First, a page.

The author attempts to explain his violently opposed reactions to the design of the 2020 Rolls-Royce Ghost and 2022 BMW 7 Series.
In a comment appended to a recent piece on DTW, a reader asked me to elaborate on why I thought that the Rolls-Royce Ghost works as a design, whereas the latest BMW 7 Series* simply doesn’t. It is a good question, and one I have been pondering. In what follows, I will attempt to explain my thoughts. As ever, I should begin with the caveat that, while there are well understood principles of good design, I have no formal training in that field. Hence, my observations are simply those of an enthusiastic amateur, no more or less valid than any others, so I am very happy to be challenged on anything that follows.
Why the facelift failed to fix the BMW E65-generation 7 Series’ most egregious faults.
Someone much more literate in such matters than me once used the terms lumper and splitter in connection with automotive design. I find these terms useful and try to be a holistic lumper, but often find myself unduly irritated by what I perceive to be flaws in the detail execution, hence I am an inveterate splitter. This is why Adrian van Hooydonk’s(1) 2001 Siebener has always irritated me to an irrational degree, and why I feel the facelift did little to address its many flaws.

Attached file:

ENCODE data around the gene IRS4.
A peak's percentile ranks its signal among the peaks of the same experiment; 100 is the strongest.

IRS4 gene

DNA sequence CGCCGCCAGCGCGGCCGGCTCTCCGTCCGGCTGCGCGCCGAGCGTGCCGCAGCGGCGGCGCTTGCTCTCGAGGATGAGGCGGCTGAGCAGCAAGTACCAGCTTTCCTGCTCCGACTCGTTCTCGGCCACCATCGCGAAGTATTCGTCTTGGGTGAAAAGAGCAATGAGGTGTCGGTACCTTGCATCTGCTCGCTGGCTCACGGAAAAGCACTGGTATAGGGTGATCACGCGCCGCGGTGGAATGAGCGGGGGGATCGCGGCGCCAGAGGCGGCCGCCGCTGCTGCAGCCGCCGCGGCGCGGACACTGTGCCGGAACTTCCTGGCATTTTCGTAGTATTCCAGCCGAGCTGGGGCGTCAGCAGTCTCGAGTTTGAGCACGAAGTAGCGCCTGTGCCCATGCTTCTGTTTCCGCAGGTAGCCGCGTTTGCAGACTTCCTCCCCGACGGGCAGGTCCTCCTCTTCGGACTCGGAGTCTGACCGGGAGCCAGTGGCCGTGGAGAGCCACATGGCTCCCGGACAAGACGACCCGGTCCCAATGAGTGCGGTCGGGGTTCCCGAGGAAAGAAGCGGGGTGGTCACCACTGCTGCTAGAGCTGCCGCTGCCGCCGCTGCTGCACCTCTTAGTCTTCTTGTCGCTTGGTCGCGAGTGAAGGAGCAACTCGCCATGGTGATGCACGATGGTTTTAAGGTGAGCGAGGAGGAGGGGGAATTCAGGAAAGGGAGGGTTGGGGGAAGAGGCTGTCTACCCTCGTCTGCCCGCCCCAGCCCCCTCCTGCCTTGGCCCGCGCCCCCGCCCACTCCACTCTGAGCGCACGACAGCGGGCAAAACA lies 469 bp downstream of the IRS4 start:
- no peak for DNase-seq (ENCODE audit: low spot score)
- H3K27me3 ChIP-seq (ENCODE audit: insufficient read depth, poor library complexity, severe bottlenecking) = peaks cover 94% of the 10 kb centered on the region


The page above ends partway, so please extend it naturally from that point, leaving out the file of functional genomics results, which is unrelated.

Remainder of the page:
In the photos below, the blue car is the pre-facelift model, the grey is the facelifted version(2).
The most egregious of these flaws are to be found in the area of the rear door, rear quarter panel and C-pillar. The horizontal bodyside crease in the door skin appears to come to a dead stop when it reaches the door’s trailing-edge shut-line. It has to do so to avoid interfering with the curvature of the rear wheel arch. Actually, if you Continue reading “Raking the Embers  : Details, Details, Details”
Introducing the first of a four-day meditation from the DTW editorial team: reconsidering the E65 Siebener on its 2oth anniversary.
Why are we still discussing the E65? It’s because twenty years ago it mattered when BMW produced a new model. As a clear leader in automotive engineering, people interested in the intellectual challenges of designing better cars looked to BMW’s products for clues about the rate and direction of progress. Retrospectively, we still wonder about whether BMW’s thinking was wrong, ahead of its time or instructive. Or a combination of all three.
The E65 attempted to answer some pressing questions, offering solutions to the problem of a changing market, solutions that many did not understand at the time or could accept. The first change in the market related to Europe’s ageing population and a greater awareness of the urgent need to Continue reading “Raking the Embers  : Chi Non Fa, Non Falla”